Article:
I SUPPOSE that Miss Doig started it all. She looked 80 about 40 years ago and taught me in primary school. Hair drawn back in a bun, she was a lifelong Tory and extolled the virtues of Harold Macmillan to our class before the 1959 general election.
As 10-year-olds we were used to being marched across the playground to Sheildhall Road for any passing royalty (we lay on the direct route between Renfrew airport and the city centre) to cheer the limousines.
Memory plays strange tricks - but do I remember pupils drawing Union Jacks on the back of their dinner tickets and sticking their pencils through them for an improvised flag?
The pronouncement of Miss Doig that stuck in the mind was when she told us, "Children, don't ever smoke", and encouraged us towards this goal with tales of exotic holiday destinations attained via the money saved by being a non-smoker.
"This year I'm going to Spitzbergen," she announced.
I didn't know where it was then, but it sounded like Xanadu. Lots of pupils smoked - the penny single from Harris's General Store was commonplace - but a love of travel was initiated in primary 6.
Nowadays, of course, school-leavers want more than a hostelling holiday in Scotland or even an InterRail ticket. Fuelled by Friday night Channel Four programmes, grat swathes of seniors head to Majorca or Corfu for a rites of passage fortnight (sleep all day and drink all night), while the ubiquitous gap year is almost de rigueur.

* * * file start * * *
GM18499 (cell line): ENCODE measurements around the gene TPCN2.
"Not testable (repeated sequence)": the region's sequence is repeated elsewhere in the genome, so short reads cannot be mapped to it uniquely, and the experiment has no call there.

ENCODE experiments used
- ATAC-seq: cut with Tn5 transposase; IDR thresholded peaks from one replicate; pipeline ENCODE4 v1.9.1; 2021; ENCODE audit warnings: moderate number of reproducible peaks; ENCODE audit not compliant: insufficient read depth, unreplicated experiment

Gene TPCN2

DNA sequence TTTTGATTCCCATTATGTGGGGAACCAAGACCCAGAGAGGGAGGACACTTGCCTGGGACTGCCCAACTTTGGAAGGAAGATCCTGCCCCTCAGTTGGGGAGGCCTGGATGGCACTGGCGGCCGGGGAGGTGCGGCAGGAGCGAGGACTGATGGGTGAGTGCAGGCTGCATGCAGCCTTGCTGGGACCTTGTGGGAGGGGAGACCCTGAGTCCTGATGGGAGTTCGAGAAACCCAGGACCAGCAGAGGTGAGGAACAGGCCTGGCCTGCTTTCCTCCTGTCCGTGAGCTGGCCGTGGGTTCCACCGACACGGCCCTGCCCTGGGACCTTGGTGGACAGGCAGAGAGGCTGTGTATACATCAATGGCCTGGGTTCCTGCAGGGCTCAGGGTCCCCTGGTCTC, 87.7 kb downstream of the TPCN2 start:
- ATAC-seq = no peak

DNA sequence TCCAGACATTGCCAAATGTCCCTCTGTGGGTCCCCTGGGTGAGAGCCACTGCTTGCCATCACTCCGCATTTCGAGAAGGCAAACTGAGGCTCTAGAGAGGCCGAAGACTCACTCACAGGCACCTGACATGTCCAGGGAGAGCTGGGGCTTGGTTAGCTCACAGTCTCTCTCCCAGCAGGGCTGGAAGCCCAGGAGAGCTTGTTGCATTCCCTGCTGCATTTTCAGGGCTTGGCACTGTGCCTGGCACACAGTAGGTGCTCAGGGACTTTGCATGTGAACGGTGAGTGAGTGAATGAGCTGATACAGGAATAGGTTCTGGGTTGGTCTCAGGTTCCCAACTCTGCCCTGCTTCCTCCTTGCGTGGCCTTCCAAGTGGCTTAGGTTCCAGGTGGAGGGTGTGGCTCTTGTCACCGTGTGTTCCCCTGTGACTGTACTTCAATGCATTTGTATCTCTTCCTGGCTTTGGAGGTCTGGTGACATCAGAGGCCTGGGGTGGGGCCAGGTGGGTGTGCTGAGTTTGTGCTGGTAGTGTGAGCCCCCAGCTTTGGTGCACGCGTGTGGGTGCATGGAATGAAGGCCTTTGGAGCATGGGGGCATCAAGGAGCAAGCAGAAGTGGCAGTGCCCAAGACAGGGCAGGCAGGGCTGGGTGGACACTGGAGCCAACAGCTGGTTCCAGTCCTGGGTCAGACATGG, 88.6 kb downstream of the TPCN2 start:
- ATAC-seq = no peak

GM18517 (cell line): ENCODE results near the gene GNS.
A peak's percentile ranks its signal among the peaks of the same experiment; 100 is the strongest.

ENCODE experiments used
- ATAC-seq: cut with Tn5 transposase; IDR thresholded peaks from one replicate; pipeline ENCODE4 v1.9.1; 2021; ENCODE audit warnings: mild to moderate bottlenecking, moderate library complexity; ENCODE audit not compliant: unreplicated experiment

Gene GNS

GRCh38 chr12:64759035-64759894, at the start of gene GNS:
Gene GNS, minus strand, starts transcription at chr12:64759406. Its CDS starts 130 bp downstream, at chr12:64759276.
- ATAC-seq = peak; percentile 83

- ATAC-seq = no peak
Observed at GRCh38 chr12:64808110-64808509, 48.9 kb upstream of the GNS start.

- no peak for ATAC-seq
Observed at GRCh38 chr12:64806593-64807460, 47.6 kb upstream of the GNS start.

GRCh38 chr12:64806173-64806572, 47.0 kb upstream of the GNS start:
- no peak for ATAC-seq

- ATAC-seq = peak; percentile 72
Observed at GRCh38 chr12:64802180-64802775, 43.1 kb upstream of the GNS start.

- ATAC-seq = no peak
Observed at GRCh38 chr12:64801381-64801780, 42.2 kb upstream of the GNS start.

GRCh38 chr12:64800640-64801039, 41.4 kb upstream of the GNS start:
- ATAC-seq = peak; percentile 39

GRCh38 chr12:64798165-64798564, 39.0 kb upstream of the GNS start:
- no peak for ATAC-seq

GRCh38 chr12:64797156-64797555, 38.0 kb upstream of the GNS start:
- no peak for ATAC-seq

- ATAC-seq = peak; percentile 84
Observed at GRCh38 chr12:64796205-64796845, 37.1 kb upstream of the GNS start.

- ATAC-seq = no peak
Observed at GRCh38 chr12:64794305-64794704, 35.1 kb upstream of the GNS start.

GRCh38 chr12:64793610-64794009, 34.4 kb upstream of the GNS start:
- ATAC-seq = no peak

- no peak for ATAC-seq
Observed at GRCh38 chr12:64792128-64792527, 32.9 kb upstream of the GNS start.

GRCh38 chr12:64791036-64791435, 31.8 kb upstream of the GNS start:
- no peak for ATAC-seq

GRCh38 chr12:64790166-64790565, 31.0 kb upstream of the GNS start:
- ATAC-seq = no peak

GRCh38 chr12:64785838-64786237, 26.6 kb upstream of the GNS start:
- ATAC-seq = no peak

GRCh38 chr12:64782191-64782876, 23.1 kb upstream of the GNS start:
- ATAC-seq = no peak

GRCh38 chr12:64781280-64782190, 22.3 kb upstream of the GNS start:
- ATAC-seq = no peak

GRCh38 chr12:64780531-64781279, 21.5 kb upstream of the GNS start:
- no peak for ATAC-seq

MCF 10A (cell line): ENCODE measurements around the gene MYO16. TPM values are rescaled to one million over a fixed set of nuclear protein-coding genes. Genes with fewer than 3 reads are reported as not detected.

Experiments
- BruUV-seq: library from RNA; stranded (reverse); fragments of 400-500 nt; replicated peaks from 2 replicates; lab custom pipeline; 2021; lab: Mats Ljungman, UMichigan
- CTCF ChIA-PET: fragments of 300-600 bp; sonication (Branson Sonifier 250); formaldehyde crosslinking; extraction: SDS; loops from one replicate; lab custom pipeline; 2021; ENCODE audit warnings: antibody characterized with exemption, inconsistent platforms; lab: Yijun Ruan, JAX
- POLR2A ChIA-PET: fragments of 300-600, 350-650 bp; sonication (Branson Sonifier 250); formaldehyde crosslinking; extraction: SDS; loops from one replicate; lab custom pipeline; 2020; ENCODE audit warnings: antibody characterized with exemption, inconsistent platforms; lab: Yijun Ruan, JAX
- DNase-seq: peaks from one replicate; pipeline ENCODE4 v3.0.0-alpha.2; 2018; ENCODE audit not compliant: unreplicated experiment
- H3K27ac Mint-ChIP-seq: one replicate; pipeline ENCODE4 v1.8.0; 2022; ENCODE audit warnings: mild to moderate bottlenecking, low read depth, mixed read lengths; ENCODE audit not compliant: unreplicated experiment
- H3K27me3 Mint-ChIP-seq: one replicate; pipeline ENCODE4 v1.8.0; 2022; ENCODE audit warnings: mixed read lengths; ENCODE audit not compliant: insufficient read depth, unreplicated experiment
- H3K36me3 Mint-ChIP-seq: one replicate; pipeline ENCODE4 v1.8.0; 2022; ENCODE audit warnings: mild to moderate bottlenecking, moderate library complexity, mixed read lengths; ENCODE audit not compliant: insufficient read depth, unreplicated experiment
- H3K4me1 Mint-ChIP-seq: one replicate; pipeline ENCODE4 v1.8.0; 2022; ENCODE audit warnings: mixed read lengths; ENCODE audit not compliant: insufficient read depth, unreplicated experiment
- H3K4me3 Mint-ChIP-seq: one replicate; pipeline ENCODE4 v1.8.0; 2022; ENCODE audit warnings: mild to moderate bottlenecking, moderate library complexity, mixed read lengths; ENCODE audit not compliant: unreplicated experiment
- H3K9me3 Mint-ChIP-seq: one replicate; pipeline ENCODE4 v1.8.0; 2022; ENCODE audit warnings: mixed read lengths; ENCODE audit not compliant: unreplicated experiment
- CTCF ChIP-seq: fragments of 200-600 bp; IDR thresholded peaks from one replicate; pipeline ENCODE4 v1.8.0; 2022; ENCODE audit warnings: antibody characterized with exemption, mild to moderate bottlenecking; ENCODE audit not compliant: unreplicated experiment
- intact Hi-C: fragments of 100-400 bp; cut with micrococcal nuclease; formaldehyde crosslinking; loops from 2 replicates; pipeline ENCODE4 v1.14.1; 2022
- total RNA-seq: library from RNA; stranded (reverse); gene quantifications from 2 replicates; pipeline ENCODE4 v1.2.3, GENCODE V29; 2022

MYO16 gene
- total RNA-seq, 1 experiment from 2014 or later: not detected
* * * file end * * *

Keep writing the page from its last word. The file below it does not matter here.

E-mails from Nepal have replaced the postcard from Skye as the adolescent point of contact.
Whole generations of children who visited Europe courtesy of the Dunera or Nevasa or Uganda on educational cruises organised by Glasgow Corporation now are the parents of children who make their own arrangements and itineraries.
As a student I once set off for a walking holiday in Calabria, blissfully ignoring the fact that in high summer, carrying a rucksack, most of my walking would have to be between three and four o'clock in the morning. Instead, I crossed under the stars from Brindisi to Corfu and camped out on a semi-deserted beach, marvelling at the rosy-fingered dawn of my recent Greek classes in school.
A youth hostel I stayed in was full of Americans on the hippy trail to Afghanistan. Bottleneck guitar was played in the dormitory, a goat turned slowly on a spit for the evening meal.
Horizons today aren't as varied, but for me, whether it's seeking Stac Pollaidh or Salamanca, travel still brings a frisson of excitement that I trace back to that Drumoyne primary classroom all those years ago.